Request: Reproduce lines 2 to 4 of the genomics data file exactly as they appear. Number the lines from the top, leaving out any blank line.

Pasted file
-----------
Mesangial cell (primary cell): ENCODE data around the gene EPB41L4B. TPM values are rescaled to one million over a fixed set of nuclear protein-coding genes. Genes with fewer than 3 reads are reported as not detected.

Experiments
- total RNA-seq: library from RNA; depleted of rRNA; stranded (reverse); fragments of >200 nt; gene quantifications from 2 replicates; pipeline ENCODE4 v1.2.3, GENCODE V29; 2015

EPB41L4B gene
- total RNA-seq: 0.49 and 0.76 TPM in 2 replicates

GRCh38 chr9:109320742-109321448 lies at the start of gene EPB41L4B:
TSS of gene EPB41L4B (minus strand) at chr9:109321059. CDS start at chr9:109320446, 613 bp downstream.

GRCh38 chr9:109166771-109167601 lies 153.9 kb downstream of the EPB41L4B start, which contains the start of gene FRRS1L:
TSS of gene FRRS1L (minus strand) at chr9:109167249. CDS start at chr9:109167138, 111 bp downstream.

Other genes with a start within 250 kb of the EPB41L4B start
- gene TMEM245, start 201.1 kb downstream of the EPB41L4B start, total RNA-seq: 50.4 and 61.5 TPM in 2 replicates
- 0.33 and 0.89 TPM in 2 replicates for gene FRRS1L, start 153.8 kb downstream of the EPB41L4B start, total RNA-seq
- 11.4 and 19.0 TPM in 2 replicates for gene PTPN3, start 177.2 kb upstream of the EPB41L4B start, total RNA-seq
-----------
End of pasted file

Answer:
Experiments
- total RNA-seq: library from RNA; depleted of rRNA; stranded (reverse); fragments of >200 nt; gene quantifications from 2 replicates; pipeline ENCODE4 v1.2.3, GENCODE V29; 2015

EPB41L4B gene